One or more of the officers, possibly including Carter, then moved Bickel a short distance from the home's front door and forced him down to his knees near the first step of the apartment complex's concrete stairway. Id. at ¶ 19. At no point did Bickel “oppose, resist, or fail to obey” any of the officers. Id. at ¶ 21. As Bickel remained handcuffed and on his knees facing the stairway, Carter “came up from behind, took hold of [Bickel's] head, and slammed it into the concrete stair.” Id. at ¶ 22. As a result of this encounter, Bickel sustained significant and permanent injury. Id. at ¶ 24.

         Thereafter, according to the Amended Complaint, Carter fabricated the police report he prepared as well as a “Use of Force Form” he was required to complete. Id. at ¶ 26. Apparently, Carter's use of force during Bickel's arrest was summarily deemed justified by the City, CSPD, and/or CSPD's Response to Resistance Board. See Id. at ¶¶ 27-28.

         Based in part on these factual allegations, Bickel brings five claims for relief, including: excessive force under the Fourth Amendment and 42 U.S.C. § 1983 against Carter (Count I); intentional infliction of emotional distress (“IIED”) against Carter (Count II); “assault and/or battery” against Carter (Count III); a claim “pursuant to 768.28 Fla. Stat.” against the City based on Carter and the other officers' purported “wrongful acts of battery and/or negligent infliction of emotional distress” (Count IV); and a claim under Monell v. Dep't of Soc. Servs., 436 U.S. 658 (1978) and 42 U.S.C. § 1983 against the City (Count V). ECF No. [15]. Through their respective Motions, Carter moves to dismiss Count II for failure to state a claim, ECF No. [35], and the City moves to dismiss Count IV, arguing that in seeking to assert a negligence claim against the City based upon its vicarious liability for the actions of Carter, Count IV fails as a matter of state law because “there are no allegations of negligent (as opposed to intentional) conduct” by Carter in the Amended Complaint, ECF No. [20] at 3.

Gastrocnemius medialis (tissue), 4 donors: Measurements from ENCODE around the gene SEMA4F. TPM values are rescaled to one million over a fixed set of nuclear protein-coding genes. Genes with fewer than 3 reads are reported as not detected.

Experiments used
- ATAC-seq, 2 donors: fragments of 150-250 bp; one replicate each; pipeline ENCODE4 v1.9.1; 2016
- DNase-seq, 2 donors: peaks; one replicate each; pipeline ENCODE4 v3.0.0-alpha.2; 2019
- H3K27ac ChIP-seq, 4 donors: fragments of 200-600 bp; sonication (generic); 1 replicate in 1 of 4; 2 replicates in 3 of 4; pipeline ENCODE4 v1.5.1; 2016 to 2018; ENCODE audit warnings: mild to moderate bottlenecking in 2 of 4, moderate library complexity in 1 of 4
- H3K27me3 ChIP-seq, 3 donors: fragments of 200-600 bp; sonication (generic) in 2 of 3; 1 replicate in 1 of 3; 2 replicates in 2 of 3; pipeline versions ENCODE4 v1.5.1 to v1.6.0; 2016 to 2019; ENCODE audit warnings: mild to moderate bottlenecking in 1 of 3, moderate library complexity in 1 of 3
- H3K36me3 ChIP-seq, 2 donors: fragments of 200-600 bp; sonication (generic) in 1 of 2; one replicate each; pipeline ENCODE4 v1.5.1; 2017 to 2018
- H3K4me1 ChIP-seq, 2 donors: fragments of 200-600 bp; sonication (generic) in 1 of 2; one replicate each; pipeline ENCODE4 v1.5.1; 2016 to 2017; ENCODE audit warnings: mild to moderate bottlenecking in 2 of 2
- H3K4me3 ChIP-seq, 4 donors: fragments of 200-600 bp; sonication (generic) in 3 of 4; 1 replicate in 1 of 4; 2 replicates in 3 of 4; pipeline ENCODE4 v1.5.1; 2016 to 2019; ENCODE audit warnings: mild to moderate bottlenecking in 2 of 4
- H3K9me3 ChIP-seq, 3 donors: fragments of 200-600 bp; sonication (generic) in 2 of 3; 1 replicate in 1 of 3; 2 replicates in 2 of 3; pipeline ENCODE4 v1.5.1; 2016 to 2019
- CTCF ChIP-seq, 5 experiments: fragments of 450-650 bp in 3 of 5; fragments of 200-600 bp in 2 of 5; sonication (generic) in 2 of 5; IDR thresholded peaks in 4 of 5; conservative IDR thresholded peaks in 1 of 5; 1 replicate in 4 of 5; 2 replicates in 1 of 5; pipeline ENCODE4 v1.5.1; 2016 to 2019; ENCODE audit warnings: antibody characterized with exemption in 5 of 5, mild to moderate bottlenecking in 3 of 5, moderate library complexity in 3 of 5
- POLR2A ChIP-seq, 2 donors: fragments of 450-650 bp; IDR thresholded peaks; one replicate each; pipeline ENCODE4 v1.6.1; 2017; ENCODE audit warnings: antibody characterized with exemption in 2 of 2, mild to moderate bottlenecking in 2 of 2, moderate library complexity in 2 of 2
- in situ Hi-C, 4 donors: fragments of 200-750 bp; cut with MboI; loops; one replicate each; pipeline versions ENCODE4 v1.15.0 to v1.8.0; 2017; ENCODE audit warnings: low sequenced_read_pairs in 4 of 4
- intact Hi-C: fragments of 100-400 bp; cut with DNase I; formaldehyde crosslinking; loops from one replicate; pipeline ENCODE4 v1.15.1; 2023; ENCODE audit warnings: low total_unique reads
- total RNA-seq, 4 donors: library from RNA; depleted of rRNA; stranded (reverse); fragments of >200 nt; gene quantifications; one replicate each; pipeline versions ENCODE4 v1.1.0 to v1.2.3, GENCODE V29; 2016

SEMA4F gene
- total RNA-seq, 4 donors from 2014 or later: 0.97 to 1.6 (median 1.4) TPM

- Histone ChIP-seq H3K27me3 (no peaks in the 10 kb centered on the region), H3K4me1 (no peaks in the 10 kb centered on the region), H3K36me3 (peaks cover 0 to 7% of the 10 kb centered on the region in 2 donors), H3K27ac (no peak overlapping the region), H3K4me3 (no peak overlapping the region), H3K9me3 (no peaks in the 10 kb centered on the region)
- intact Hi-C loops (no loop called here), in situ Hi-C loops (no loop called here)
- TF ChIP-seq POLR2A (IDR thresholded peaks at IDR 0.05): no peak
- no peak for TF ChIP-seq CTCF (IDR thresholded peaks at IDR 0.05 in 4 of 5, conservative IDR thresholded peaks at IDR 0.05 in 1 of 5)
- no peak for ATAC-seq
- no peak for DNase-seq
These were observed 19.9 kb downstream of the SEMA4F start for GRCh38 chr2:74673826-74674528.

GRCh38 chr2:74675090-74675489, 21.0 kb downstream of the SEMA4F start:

II. LEGAL STANDARD